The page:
lean toward balancing concerns about school reform with attention to
nonschool environments, and attention is going not only to neighborhoods
with labels of “disadvantaged,” but to all communities. Such concerns tie
closely with the acknowledgment that late twentieth-century economics and
standard-of-living expectations have brought about the fact that the vast
majority of households are made up of either two parents both of whom work
full-time or single parents who work at least one full-time job outside the
household. Both situations mean childcare for the very young by non-parents
and widespread independence of older children and youth during the late
afternoon. Extensive dependence on peers outside organizations such as those
described in this paper shows up in unexpected ways that have strong
repercussions on community life and individual learning. Young people
without some involvement in project creation with adults in joint work
lack practice in cognitive and linguistic performance that reflects “the art
of the long view” (Schwartz, 1991).Whereas young children receive their
language input and explanations about the world primarily during caregiving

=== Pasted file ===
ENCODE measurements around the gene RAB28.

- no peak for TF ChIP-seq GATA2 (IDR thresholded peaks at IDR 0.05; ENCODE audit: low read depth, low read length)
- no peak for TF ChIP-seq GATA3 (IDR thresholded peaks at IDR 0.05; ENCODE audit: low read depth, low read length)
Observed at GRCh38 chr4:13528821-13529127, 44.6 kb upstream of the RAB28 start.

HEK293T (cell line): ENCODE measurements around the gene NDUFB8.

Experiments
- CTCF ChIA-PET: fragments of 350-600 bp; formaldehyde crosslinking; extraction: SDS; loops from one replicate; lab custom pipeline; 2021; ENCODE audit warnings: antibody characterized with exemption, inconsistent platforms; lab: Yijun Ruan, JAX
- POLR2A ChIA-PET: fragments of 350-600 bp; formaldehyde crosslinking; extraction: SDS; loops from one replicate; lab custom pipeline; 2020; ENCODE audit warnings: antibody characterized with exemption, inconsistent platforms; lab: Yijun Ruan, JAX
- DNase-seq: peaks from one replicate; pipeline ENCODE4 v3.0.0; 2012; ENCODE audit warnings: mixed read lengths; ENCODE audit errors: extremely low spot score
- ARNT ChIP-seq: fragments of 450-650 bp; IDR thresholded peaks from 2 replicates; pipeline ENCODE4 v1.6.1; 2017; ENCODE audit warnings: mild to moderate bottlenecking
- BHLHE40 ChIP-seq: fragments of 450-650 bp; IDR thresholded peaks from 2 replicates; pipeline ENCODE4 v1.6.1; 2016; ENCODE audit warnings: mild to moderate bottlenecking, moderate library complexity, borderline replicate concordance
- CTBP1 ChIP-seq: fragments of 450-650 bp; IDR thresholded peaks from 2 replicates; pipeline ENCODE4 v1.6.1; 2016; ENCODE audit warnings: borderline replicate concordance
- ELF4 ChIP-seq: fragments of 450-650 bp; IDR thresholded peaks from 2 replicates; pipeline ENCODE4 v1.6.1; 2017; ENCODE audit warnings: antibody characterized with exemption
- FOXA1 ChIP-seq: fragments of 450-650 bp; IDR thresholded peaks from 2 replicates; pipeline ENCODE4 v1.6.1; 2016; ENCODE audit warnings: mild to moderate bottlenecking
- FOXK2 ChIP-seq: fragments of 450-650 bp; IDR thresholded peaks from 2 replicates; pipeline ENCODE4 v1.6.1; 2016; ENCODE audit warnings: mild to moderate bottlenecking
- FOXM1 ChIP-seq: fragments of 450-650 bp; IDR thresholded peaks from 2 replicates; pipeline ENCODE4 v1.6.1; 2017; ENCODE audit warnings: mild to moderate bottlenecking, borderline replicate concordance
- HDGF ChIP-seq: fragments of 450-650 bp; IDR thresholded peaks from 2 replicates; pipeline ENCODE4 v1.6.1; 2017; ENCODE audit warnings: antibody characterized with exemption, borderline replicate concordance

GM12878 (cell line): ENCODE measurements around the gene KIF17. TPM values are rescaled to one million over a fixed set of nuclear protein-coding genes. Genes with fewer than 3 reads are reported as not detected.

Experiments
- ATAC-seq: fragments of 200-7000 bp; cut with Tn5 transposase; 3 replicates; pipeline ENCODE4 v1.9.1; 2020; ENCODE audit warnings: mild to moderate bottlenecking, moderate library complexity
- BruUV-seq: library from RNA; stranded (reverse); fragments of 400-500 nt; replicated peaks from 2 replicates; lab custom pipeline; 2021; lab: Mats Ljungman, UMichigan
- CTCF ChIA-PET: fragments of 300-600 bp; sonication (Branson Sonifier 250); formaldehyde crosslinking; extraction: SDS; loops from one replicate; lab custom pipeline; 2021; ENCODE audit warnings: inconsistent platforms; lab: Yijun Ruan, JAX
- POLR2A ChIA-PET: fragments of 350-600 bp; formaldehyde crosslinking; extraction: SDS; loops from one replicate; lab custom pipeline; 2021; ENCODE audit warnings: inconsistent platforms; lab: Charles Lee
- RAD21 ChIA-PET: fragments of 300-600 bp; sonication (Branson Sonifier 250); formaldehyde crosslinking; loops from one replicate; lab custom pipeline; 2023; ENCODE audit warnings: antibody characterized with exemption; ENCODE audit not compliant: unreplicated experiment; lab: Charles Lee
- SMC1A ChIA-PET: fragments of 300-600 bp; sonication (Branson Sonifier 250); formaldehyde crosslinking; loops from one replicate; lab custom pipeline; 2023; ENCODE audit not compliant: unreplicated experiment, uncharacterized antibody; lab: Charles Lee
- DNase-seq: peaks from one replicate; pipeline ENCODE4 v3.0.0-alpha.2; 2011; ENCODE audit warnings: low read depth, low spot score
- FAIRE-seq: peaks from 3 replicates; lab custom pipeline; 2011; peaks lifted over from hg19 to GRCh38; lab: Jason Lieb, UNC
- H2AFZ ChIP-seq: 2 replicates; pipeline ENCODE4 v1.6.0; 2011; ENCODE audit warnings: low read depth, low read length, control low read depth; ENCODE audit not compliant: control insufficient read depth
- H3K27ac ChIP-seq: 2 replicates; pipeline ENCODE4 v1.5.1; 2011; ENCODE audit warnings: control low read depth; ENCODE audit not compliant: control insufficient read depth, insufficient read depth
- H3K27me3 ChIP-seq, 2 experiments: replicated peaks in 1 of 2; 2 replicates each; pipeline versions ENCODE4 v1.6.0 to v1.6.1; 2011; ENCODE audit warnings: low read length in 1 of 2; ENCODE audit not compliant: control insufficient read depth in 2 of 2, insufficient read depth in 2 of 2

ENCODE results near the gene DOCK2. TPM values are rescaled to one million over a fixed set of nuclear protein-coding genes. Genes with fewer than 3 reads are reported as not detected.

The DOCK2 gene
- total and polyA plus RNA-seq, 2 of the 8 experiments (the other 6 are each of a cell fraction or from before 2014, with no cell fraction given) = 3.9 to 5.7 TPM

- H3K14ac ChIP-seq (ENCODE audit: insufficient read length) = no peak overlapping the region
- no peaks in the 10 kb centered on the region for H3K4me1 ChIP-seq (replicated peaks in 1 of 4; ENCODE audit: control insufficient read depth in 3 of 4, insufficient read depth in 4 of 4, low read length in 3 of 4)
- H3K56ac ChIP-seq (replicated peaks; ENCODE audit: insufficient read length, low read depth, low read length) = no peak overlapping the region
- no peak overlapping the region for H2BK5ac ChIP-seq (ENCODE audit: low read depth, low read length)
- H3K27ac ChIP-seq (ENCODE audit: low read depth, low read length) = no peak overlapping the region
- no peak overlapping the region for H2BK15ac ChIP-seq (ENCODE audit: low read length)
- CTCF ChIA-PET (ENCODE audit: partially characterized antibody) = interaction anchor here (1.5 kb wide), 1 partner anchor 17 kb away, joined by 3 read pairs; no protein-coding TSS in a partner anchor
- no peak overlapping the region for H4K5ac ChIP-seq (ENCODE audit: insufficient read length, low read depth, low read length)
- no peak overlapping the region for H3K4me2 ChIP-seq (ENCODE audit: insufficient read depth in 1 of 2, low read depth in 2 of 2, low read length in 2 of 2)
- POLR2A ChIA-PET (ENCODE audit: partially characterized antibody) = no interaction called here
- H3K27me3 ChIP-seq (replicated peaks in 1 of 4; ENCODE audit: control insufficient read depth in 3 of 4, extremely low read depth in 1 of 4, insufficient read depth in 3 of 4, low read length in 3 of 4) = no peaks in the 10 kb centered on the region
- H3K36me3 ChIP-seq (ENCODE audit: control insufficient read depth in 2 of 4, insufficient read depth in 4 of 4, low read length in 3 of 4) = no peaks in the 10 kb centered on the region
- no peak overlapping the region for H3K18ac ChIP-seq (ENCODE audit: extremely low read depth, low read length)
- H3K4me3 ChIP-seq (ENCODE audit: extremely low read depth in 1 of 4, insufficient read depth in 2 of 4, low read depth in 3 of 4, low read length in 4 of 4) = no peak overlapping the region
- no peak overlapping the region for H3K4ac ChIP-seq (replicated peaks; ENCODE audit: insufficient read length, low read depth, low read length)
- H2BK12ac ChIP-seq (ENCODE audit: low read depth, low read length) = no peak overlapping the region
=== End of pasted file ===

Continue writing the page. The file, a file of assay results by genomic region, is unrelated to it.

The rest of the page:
interactions with adults, older children have fewer opportunities for
explication-in-the-midst-of-joint-process as they grow independent and
interact increasingly with their peers. Precisely because the majority of
these occasions for explanations occurs within tasks of work
for very young children (tying a shoe lace, putting together cookie dough,
or building a castle of sand or blocks), they carry within them both action
and consciousness about cause and effect and often also about emotive or
mental states and intention. But it is this talk-with-work that older
children and young people often miss out on in families of post-industrial
societies.

In the daily world of two-working-parents-households as well as
single-parent families, older children have relatively few opportunities to
engage with adults in sustained tasks of joint work-particularly those
involving creativity rather than merely sustaining food preparation,
cleaning, and doing laundry. But the practice of not only taking on
collaborative work roles, but also having to talk about what is happening in
the work and how it is going is greatly needed. Moreover, participation in
such occasions must take place at a level of frequency sufficient to enable
both repeated opportunities to hear and to state explanations and to reveal
metacognitive awareness of process and of self and other within roles that
help accomplish the task at hand (Heath, 1998). Furthermore, when adult
family members and older children engage in work jointly, the young often
play roles that differ markedly from those of more ordinary adult-youth
interactions-parent-child, teacher-student, traffic officer-teen driver,
etc. Joint work enables participants to exhibit any special talents they may